Soviet squares: how public space is disappearing in post-communist cities

Soviet squares: how public space is disappearing in post-communist cities

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Soviet squares: how public space is disappearing in post-communist cities

Privatisation is stripping cities in Russia and Eastern Europe of their public assets, leaving a chaotic mix of advertising, dilapidation and new development

From 1917 to 1991 in the former Russian Empire, and from 1945 to 1989 in the countries it dominated after the war, there was no real private ownership. No landowners, no developers, no “placemakers” – in half of Europe. Did this mean public space was done differently, and are attitudes to it different in those countries?

At first, it appears the result was huge boulevards for tanks, windswept squares looked down on by scowling statues, and scrubby open space between concrete slabs – alienating, inhumane, authoritarian. However, observed more closely, public space here is every bit as complex as it is elsewhere in Europe.

Perhaps as decisive as nationalisation and the terror of Stalinism from the 1930s to 50s, is the fact that most of the area was overwhelmingly rural before then. The curator and activist Kuba Szreder, who grew up in 1980s Gdańsk, stresses that Poland was “urbanised and industrialised by communists, who also kept a stranglehold on public life, thwarting political expression and free association”. However, the spaces built don’t always reflect that restriction: the centre of Kiev is dominated by the Khreschatyk, a historic street expanded and remodelled into a supersize Stalinist boulevard after 1945.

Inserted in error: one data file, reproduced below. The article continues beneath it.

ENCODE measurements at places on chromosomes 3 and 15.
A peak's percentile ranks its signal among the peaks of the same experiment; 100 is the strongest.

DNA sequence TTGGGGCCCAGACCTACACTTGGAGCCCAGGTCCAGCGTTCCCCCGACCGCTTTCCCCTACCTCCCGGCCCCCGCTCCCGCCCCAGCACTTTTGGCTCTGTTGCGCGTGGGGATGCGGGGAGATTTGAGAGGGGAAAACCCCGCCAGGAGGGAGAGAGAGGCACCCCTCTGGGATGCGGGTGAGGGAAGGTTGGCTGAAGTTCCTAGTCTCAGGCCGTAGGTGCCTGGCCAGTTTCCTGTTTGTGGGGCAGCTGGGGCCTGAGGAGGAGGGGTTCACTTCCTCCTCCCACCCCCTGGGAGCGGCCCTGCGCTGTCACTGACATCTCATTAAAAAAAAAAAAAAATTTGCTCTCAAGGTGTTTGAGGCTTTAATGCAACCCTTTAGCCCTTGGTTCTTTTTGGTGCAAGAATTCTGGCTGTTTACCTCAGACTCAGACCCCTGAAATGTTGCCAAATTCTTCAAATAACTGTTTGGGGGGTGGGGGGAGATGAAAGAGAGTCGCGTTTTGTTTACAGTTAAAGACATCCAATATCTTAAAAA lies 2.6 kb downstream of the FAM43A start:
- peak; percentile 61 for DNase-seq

For the architect and photographer Oleksandr Burlaka, this is precisely Kiev’s most successful and popular urban space. A “kitsch, ceramic-clad canyon” it might be, but he points out that thousands visit every weekend when the street is pedestrianised. In the 1980s, a public path was cut from Kreschatyk through the back gardens of 19th century houses, which connected with a public square at the top of the steep, green Dnieper embankment, creating a sudden transition from the bustling street to an open panorama: “a massively beloved place”, regardless of its provenance. […]


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